The landmark draft Domestic Abuse Bill has been published today (Monday 21 January), aimed at supporting victims and their families and pursuing offenders. It comes as it is revealed domestic abuse issues cost the country £66 billion a year.
To help tackle the crime, new legislation will:
- introduce the first ever statutory government definition of domestic abuse to specifically include economic abuse and controlling and manipulative non-physical abuse - this will enable everyone, including victims themselves, to understand what constitutes abuse and will encourage more victims to come forward
- establish a Domestic Abuse Commissioner to drive the response to domestic abuse issues
- introduce new Domestic Abuse Protection Notices and Domestic Abuse Protection Orders to further protect victims and place restrictions on the actions of offenders
- prohibit the cross-examination of victims by their abusers in the family courts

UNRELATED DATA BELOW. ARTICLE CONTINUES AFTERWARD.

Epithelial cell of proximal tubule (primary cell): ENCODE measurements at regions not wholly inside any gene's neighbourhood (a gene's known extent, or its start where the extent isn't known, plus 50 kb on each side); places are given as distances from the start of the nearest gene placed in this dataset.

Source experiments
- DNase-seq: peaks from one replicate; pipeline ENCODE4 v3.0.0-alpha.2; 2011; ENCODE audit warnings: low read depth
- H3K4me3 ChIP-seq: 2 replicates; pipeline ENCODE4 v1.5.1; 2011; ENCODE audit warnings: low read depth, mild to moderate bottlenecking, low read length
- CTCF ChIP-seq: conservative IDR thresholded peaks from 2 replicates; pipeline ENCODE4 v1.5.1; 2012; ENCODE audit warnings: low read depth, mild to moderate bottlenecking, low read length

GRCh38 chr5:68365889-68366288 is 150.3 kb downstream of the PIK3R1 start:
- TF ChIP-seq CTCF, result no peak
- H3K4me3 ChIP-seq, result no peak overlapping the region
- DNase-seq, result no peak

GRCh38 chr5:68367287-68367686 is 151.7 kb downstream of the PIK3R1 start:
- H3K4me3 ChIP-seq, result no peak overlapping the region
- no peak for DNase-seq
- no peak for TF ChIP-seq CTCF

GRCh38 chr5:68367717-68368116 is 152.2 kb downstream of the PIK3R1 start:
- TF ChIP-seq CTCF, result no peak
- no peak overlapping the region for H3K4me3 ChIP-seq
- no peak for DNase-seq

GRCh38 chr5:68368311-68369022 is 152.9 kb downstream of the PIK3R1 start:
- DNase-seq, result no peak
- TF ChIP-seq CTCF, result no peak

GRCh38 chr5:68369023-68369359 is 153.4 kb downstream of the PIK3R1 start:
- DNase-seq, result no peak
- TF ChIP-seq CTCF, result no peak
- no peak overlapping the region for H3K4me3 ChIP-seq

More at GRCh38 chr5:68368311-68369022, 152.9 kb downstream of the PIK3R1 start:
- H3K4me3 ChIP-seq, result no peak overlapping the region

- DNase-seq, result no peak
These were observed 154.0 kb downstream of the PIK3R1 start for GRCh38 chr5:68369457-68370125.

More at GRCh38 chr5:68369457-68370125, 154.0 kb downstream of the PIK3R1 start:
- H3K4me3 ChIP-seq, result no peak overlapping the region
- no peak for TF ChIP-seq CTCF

- provide automatic eligibility for special measures to support more victims to give evidence in the criminal courts
The Home Office has published a report into the economic and social cost of domestic abuse, which reveals the crime cost England and Wales £66 billion in 2016 to 2017.
According to the research, the vast majority of this cost (£47 billion) was a result of the physical and emotional harm of domestic abuse, however it also includes other factors such as cost to health services (£2.3 billion), police (£1.3 billion) and victim services (£724 million).
Minister for Crime, Safeguarding and Vulnerability, Victoria Atkins said:
I have heard absolutely heartbreaking accounts of victims whose lives have been ripped apart because of physical, emotional or economic abuse they have suffered by someone close to them.
The draft Domestic Abuse Bill recognises the complex nature of these horrific crimes and puts the needs of victims and their families at the forefront.
This government is absolutely committed to shining a light on domestic abuse to ensure this hidden crime does not remain in the shadows.
It is estimated that around two million adults experience domestic abuse each year, affecting almost 6% of all adults. Women are twice as likely to be victims than men.
The draft bill will introduce measures:
- to address coercive control and economic abuse, and how domestic abuse affects children
- to transform the response in the justice system